The Nature Trust of BC recognizes the urgency of protecting these vital habitats to ensure the sage thrasher’s continued existence. Through strategic land acquisitions and collaborative conservation efforts, The Nature Trust of BC aims to preserve and restore sagebrush habitats, exemplified by the Nighthawk Hill Grasslands located in the Similkameen Valley southeast of Keremeos and west of Osoyoos. Fundraising is underway, and with sufficient support, Nighthawk Hill Grasslands could become a sanctuary for the sage thrasher and many other wildlife species. 

The Burrowing Owl (Athene cunicularia)

Nestled in shrub-steppe landscapes, the burrowing owl’s underground homes define their distinctive lifestyle. These ground-dwelling birds, celebrated for their comical charm, don’t make their burrows themselves but instead rely on mammals such as badgers, foxes and ground squirrels to excavate them. These burrows offer them unique protection from predators and harsh weather conditions. They can consume up to 7,000 insects and 1,800 rodents in one season and are intelligent hunters who attract dung beetles with strategically placed mammal dung.  

Despite their cleverness, burrowing owls face significant threats like many other species residing in BC’s grasslands. Their habitat is restricted to the dry valley bottoms of the Southern Interior of BC, occupying less than one percent of the province’s area. Sadly, this already limited natural grassland is facing further diminishment due to expanding towns, intensive agriculture, and urbanization.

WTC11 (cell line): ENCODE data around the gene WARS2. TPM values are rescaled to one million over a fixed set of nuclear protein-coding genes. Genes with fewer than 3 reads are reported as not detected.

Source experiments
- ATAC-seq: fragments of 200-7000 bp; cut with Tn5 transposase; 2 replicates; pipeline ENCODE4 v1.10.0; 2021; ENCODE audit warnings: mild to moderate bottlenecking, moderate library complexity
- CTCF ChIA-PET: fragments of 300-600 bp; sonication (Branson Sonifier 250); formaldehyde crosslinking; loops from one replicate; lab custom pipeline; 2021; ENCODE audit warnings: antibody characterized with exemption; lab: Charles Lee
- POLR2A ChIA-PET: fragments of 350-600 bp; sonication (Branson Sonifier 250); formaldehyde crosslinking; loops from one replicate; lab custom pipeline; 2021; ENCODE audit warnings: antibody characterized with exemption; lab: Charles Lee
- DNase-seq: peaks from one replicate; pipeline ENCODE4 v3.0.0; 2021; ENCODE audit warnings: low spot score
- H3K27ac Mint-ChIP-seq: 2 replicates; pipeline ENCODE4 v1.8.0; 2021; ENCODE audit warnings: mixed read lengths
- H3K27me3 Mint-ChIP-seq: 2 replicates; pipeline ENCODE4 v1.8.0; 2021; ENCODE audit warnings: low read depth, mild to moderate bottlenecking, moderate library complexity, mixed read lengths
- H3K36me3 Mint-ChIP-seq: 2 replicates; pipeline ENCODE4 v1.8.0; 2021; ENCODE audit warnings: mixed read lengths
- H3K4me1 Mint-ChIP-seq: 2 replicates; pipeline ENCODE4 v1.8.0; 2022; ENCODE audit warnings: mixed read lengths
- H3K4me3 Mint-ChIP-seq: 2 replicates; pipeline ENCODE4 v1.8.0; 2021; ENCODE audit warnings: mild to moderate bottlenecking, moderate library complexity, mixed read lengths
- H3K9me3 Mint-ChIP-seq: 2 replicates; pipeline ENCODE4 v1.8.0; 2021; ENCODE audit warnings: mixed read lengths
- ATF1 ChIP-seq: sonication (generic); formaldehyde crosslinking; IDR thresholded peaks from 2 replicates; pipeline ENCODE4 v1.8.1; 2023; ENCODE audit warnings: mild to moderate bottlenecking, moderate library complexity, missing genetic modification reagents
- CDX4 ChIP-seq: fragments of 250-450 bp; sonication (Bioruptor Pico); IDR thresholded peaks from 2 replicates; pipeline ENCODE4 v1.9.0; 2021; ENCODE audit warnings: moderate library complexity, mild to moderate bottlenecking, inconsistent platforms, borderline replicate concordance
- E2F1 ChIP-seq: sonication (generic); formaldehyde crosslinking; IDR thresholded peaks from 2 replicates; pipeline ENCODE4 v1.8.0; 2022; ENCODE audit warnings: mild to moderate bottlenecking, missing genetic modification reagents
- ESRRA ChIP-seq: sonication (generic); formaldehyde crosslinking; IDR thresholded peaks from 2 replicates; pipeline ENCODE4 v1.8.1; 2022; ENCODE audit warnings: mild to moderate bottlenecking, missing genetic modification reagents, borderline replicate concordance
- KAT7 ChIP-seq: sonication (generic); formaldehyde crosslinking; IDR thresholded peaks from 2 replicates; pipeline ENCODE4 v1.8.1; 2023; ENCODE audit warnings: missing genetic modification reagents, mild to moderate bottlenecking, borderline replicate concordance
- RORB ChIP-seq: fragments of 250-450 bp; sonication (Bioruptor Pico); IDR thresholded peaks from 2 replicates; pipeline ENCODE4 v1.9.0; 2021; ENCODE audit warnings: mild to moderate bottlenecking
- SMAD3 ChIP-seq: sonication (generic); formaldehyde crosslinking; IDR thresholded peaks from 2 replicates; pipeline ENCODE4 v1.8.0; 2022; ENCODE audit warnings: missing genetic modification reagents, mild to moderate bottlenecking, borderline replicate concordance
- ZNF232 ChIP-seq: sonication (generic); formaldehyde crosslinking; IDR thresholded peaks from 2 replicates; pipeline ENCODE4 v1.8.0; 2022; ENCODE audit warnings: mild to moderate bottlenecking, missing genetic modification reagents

In the face of these challenges, The Nature Trust of BC, in conjunction with organizations like the Burrowing Owl Conservation Society, is working to protect these charismatic owls and foster their population resurgence. The establishment of protected areas, such as the White Lake Basin Biodiversity Ranch, is a perfect place for these birds to nest, thrive, and hopefully contribute to the recovery of their populations.  

From the elusive, yellow-breasted chat to the enchanting melodies of the sage thrasher, each bird’s struggle underscores the importance of conservation efforts. The Nature Trust of British Columbia’s unwavering commitment to protecting vital habitats and restoring ecosystems serves as a beacon of hope for these red-listed birds and their survival. 

As we celebrate the beauty and diversity of BC’s birdlife, it is imperative that we work together to preserve their habitats and promote sustainable practices. By recognizing their value and embracing our responsibility as stewards of the environment, we can ensure a brighter future for both birds and humans alike.  

Written by Shannon Marshall